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Hippocrates, Europeans Have Courage
Treatise on Airs, Waters and Places *
The other races in Europe differ from one another, both as to stature and shape, owing to the changes of the seasons, which are very great and frequent, and because the heat is strong, the winters severe, and there are frequent rains, and again protracted droughts, and winds, from which many and diversified changes are induced. These changes are likely to have an effect upon generation in the coagulation of the semen, as this process cannot be the same in summer as in winter, nor in rainy as in dry weather;
Europeans, Asians, and the Greeks
Those people that inhabit cold countries, particularly in Europe, are generally full of spirit, but lacking in intelligence and skill; hence they are well able to preserve their freedom, but are backward in organisation and unable to conquer neighbouring lands. The peoples of Asia are intelligent and inventive, but lacking courage they are forever in a state of subjection and slavery. The Hellenic race, occupying countries midway between the two, combines these two kinds of characteristics; it is both brave and intelligent. Accordingly, it remains free, it is the best governed and could even rule the world, if it could only be welded into a single State.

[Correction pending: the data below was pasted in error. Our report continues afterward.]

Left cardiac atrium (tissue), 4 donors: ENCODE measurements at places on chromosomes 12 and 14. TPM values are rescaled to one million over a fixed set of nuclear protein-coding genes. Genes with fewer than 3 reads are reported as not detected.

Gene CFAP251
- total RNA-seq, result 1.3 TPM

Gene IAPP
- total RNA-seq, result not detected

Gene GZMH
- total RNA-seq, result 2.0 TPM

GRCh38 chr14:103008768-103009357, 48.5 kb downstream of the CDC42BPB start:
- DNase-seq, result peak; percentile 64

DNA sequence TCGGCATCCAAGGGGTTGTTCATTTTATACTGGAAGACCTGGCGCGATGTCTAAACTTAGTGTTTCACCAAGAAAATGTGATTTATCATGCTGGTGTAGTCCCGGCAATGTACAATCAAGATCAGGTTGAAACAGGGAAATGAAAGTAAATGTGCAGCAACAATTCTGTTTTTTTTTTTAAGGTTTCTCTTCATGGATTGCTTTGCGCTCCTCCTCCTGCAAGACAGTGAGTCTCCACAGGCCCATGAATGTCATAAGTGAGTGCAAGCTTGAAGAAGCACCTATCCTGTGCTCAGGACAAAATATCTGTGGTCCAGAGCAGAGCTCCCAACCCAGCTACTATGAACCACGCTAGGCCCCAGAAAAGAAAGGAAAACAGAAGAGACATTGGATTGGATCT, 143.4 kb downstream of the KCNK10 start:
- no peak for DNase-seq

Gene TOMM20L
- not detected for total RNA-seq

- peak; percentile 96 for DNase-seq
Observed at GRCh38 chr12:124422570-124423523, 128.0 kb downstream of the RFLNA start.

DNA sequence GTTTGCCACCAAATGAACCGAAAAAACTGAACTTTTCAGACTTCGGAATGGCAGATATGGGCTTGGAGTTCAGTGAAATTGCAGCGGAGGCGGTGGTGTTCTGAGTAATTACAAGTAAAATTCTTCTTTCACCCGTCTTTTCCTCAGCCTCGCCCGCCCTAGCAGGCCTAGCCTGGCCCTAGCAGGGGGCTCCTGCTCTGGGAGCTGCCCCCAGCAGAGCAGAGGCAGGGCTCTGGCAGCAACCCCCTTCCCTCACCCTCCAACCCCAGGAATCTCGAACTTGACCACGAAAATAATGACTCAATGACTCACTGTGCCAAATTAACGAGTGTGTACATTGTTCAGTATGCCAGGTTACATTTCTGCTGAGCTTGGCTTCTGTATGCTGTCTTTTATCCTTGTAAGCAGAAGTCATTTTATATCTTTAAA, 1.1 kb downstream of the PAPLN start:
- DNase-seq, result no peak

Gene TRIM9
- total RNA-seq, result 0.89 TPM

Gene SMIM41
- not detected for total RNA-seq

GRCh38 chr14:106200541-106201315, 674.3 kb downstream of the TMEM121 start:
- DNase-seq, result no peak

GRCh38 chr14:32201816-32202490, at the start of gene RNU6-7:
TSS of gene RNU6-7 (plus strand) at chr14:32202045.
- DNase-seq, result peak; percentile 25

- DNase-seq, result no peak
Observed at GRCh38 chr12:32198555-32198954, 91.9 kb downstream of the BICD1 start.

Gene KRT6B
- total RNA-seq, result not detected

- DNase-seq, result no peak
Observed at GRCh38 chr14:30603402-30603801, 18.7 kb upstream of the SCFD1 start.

Aristotle, Politics VII,6
wherefore, I think, that the figures of Europeans differ more than those of Asiatics; and they differ very much from one another as to stature in the same city; for vitiations of the semen occur in its coagulation more frequently during frequent changes of the seasons, than where they are alike and equable. And the same may be said of their dispositions, for the wild, and unsociable, and the passionate occur in such a constitution; for frequent excitement of the mind induces wildness, and extinguishes sociableness and mildness of disposition, and therefore I think the inhabitants of Europe more courageous than those of Asia; for a climate which is always the same induces indolence, but a changeable climate, laborious exertions both of body and mind; and from rest and indolence cowardice is engendered, and from laborious exertions and pains, courage. On this account the inhabitants of Europe are more courageous than the Asiatics, and also owing to their institutions, because they are not governed by kings like the latter, for where men are governed by kings there they must be very cowardly, as I have stated before; for their souls are enslaved, and they will not willingly, or readily undergo dangers in order to promote the power of another; but those that are free undertake dangers on their own account, and not for the sake of others; they court hazard and go out to meet it, for they themselves bear off the rewards of victory, and thus their institutions contribute not a little to their courage. Such is the general character of Europe and Asia.
Cf. Cicero, I have spared no pains to make myself master of the Greek language and learning Schiller, A glorious humanity Hugo, In a grand parliament of intelligence Emerson, When the Gods come among men - Disclosing in every fact a germ of expansion Ortega y Gassett, The birth of the city Aeschylus, Nobody's slaves Plato, Tyranny and slavery Gennadius Scholarius, Words are the fathers of all Good.